The best evidence for this is that we didn’t win in Iraq and haven’t won in Afghanistan. Military journalist Thomas E. Ricks has argued that America’s generals and colonels have been largely responsible for these failures. Small, transient battlefield successes — the Sunni Awakening in Iraq and partnering with militias in Afghanistan to defeat Taliban groups — were largely products of enterprising junior officers: perceptive lieutenants, captains and occasionally majors. In the past three years, those officers have been promoted to captains, majors and lieutenant colonels — and now they’re the ones on the chopping block.
Another reason to consider promoting mid-level officers into substantial leadership roles is the military’s fast-changing culture. The younger captains, majors and lieutenant colonels did not, for the most part, grow up in a country or a military where being gay was automatically seen as disgraceful; they are also more readily able than prior generations to imagine women in combat. Empowering officers who can help solidify such changes will boost morale and enhance the Army’s fighting capability, especially at a time of austerity and decreased training opportunities. These officers have in many cases served alongside women in combat (or are women themselves). They’re better able to see them as warfighting equals than as irksome obligations or legal liabilities — making these officers ideally suited to help the military transition away from its current culture, in which serial rapists are slapped on the wrist or tacitly endorsed.
I am not suggesting that every colonel or general deserves to be fired to make way for a new generation. I do, however, think that trimming a similar number of colonels and generals — say, 10 percent of captains and majors — would create room for the change the Army badly needs. The number of generals remains constant at 230, and I don’t believe we need fewer colonels — just different ones — so this won’t reduce the actual number of senior leaders in the military. It will, however, open up senior leadership to younger officers. To do this correctly, Congress would have to select which senior officers to retire, at which point the military would select which officers to promote. It could be as straightforward as putting every senior lieutenant colonel, colonel and general under the microscope and getting rid of the least capable.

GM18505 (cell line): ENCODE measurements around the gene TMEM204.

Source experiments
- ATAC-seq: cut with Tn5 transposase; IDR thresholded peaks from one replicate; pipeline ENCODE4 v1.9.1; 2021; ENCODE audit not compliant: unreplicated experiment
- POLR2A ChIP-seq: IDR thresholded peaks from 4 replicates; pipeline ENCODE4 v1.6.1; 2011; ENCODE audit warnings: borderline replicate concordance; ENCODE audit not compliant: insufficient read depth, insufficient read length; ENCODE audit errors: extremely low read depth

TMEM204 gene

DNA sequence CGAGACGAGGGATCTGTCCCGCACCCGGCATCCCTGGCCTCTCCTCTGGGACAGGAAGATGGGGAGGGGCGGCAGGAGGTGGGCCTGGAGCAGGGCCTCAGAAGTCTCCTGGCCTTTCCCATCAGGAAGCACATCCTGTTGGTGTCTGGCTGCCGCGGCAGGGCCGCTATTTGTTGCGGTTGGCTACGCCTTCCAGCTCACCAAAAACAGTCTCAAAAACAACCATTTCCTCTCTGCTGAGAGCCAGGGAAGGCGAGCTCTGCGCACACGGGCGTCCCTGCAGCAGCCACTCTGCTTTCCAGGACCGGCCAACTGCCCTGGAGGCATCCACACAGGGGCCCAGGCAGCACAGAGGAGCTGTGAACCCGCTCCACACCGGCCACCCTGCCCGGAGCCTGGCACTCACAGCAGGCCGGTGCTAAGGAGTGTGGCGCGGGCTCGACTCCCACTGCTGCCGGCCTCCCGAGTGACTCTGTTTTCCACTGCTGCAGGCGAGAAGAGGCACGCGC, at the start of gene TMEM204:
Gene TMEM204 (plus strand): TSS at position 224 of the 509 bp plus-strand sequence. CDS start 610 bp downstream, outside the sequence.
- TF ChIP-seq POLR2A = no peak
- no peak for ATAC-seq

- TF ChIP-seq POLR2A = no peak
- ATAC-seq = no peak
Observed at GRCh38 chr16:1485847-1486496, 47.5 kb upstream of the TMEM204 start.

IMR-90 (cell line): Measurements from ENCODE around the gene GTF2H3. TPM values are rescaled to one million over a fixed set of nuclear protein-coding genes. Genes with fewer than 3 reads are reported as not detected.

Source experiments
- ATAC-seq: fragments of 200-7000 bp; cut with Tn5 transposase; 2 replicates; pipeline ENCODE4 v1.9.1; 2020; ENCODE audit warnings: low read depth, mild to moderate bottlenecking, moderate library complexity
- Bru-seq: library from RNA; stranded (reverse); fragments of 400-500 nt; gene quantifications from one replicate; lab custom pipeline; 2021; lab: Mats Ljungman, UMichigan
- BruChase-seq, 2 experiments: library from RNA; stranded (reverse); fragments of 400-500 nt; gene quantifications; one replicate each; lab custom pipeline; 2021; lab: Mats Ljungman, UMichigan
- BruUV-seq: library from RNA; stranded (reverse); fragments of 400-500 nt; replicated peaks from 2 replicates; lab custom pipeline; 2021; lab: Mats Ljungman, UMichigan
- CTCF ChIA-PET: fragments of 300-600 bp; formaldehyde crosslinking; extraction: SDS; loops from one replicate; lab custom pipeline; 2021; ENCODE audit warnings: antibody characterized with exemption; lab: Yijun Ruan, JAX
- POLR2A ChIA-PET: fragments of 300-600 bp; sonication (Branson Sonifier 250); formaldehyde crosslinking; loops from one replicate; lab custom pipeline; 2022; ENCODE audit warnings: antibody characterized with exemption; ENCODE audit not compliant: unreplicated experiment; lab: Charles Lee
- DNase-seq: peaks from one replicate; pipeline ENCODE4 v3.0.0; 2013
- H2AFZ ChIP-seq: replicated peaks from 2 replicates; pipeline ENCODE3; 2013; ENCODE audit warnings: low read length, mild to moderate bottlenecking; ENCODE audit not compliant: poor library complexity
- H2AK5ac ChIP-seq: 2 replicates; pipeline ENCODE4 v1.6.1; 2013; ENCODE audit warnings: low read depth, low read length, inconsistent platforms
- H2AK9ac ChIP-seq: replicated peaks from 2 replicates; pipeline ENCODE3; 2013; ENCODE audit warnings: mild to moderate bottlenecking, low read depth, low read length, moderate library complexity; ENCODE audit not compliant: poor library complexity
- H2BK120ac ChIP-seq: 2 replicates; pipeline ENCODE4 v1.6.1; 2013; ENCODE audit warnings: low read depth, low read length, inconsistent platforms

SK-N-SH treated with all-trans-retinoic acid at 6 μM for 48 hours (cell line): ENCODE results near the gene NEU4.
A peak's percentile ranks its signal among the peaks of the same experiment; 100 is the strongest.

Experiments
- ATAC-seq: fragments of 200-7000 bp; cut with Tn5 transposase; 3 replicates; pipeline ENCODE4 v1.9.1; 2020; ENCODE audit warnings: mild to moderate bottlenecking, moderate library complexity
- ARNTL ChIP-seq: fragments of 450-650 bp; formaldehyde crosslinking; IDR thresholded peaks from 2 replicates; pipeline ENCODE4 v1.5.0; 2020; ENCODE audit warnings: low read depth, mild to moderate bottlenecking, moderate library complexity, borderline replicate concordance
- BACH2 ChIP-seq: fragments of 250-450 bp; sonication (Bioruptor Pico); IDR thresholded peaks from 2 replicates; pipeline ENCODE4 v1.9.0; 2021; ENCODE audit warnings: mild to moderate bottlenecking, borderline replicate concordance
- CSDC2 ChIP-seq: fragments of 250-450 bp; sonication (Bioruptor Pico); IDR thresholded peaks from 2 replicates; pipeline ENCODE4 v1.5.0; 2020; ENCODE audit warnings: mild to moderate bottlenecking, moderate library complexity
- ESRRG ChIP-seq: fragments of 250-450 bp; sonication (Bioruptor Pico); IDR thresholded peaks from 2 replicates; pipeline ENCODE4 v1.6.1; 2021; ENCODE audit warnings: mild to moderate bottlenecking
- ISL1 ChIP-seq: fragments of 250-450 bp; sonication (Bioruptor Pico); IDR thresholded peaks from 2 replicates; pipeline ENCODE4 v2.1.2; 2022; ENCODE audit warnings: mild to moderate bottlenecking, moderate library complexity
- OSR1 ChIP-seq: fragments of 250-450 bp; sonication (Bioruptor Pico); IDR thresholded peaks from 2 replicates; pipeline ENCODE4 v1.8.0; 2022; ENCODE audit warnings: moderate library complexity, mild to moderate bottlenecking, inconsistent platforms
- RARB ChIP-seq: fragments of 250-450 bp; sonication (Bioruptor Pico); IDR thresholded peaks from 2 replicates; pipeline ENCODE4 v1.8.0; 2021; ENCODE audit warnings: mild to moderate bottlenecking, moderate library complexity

Some of the greatest leaders I’ve met were general officers, and I was honored to serve with them. But we already evaluate tens of thousands of individuals for secret clearances every year, and as the military reviews the careers of thousands of captains and majors to determine who to dismiss and who to retain, it would make sense to review the senior leadership, too. If the future of warfare is going to be small-scale, counterinsurgency conflicts, the likes of which we’re now fighting in South America, Africa, Asia and Oceania, we should empower the officers who understand at the ground level how to fight.